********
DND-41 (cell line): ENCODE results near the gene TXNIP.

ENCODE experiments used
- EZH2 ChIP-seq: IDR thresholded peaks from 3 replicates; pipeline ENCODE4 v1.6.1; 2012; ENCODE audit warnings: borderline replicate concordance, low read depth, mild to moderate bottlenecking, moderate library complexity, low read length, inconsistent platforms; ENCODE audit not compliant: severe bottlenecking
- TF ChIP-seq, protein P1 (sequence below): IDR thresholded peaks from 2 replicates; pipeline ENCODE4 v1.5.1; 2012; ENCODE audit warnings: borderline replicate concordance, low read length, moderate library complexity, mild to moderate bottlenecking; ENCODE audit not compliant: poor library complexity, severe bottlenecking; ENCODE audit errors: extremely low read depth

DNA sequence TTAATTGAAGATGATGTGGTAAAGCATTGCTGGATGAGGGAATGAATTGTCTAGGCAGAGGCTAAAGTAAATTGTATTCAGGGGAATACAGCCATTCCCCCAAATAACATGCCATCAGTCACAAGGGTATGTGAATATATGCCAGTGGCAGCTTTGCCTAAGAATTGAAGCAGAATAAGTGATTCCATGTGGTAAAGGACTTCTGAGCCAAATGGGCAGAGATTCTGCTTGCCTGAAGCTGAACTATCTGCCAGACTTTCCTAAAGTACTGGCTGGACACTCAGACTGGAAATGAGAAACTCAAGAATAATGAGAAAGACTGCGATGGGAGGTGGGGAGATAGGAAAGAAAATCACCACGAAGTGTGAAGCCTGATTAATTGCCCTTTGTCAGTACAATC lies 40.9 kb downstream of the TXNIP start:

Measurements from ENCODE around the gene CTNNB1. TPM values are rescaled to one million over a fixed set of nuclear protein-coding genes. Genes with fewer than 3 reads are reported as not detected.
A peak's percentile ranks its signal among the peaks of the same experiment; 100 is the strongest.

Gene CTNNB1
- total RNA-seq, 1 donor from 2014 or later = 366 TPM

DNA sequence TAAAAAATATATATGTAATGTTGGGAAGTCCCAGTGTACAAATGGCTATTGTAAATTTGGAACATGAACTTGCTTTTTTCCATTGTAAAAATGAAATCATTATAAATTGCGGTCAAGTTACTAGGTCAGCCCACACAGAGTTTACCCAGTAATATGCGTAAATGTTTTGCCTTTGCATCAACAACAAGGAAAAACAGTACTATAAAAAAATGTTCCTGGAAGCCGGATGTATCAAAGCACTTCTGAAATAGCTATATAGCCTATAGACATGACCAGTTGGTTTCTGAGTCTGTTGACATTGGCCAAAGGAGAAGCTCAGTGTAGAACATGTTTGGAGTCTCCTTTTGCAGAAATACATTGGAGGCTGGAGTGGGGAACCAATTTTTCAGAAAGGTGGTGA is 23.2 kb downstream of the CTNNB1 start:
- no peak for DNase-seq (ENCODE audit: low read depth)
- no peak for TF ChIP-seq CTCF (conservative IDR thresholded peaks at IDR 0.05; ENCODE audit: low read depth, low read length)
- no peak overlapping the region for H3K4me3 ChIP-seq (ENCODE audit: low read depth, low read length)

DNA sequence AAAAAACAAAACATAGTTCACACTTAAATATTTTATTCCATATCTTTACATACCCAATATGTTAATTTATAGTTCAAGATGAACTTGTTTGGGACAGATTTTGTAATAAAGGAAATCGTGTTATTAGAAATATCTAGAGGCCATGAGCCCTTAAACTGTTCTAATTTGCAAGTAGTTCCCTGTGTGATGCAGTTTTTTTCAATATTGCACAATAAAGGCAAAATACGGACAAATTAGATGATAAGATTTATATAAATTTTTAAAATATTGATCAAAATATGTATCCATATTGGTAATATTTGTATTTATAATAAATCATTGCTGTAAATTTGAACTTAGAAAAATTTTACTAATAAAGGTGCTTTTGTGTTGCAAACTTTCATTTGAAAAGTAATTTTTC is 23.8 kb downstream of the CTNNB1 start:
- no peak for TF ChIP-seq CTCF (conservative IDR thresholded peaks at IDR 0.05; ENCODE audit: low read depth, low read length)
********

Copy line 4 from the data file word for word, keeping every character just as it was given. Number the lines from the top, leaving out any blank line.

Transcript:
- TF ChIP-seq, protein P1 (sequence below): IDR thresholded peaks from 2 replicates; pipeline ENCODE4 v1.5.1; 2012; ENCODE audit warnings: borderline replicate concordance, low read length, moderate library complexity, mild to moderate bottlenecking; ENCODE audit not compliant: poor library complexity, severe bottlenecking; ENCODE audit errors: extremely low read depth